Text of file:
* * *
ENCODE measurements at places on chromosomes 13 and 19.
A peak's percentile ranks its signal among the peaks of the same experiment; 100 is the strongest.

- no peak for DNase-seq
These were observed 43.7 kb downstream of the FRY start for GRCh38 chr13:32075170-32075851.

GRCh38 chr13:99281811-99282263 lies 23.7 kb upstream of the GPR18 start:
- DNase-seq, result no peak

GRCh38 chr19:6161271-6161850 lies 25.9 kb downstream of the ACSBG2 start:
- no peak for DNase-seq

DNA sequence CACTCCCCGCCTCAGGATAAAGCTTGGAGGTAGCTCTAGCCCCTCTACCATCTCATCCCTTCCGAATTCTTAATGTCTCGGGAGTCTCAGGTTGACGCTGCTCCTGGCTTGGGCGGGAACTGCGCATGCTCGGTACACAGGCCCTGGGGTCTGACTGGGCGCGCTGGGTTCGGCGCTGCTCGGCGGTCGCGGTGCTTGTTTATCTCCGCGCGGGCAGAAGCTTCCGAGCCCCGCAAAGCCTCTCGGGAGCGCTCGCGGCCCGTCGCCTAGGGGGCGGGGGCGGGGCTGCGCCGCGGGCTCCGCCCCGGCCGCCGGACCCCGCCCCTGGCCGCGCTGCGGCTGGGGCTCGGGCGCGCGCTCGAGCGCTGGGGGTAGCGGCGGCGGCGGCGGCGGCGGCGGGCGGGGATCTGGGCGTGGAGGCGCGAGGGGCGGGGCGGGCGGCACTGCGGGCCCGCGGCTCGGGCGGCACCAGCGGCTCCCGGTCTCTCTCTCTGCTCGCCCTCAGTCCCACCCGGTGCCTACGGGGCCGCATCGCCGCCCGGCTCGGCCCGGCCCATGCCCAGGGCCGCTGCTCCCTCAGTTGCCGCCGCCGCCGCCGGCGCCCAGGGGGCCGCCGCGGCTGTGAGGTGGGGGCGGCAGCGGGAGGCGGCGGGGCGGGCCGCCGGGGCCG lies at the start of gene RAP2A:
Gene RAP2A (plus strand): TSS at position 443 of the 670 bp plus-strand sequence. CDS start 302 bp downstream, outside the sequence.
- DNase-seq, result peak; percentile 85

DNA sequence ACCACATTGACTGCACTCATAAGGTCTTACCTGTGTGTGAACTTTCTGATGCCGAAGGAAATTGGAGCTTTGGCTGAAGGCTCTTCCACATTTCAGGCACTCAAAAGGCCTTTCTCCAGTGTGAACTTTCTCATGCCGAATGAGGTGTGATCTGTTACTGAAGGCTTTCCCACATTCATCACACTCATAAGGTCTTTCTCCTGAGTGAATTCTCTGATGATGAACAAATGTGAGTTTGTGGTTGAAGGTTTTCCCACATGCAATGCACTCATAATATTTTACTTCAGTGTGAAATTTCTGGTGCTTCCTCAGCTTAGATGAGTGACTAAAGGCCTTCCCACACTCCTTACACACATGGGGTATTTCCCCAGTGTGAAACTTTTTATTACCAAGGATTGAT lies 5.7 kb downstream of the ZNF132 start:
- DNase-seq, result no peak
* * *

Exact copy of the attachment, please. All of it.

ENCODE measurements at places on chromosomes 13 and 19.
A peak's percentile ranks its signal among the peaks of the same experiment; 100 is the strongest.

- no peak for DNase-seq
These were observed 43.7 kb downstream of the FRY start for GRCh38 chr13:32075170-32075851.

GRCh38 chr13:99281811-99282263 lies 23.7 kb upstream of the GPR18 start:
- DNase-seq, result no peak

GRCh38 chr19:6161271-6161850 lies 25.9 kb downstream of the ACSBG2 start:
- no peak for DNase-seq

DNA sequence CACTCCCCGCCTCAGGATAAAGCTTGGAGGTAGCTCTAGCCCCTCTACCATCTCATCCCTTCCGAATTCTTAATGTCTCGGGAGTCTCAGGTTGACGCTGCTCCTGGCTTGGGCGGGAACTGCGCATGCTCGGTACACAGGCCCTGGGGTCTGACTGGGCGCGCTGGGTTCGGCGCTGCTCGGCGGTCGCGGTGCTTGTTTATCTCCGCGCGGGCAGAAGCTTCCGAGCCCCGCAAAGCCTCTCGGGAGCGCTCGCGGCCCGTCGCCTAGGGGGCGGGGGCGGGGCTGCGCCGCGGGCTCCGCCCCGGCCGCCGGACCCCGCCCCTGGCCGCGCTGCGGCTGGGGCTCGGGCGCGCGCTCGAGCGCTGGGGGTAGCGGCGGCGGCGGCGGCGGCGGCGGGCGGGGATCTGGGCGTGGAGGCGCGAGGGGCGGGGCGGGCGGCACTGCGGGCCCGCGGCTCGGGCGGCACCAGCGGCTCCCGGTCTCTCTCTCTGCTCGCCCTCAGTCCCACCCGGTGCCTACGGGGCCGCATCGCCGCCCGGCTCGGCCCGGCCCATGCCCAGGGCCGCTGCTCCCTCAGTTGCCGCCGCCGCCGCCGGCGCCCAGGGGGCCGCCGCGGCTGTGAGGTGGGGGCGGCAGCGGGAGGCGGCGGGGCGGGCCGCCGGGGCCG lies at the start of gene RAP2A:
Gene RAP2A (plus strand): TSS at position 443 of the 670 bp plus-strand sequence. CDS start 302 bp downstream, outside the sequence.
- DNase-seq, result peak; percentile 85

DNA sequence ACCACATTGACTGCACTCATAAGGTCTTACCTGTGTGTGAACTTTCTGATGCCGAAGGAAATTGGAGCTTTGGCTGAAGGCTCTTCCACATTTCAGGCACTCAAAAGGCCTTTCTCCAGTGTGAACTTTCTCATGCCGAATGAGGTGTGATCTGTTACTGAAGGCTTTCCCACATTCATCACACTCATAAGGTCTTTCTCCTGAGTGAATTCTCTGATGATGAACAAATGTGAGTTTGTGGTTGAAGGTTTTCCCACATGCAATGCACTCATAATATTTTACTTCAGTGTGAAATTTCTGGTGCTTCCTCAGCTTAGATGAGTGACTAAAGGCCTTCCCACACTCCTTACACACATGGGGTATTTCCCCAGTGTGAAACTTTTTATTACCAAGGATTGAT lies 5.7 kb downstream of the ZNF132 start:
- DNase-seq, result no peak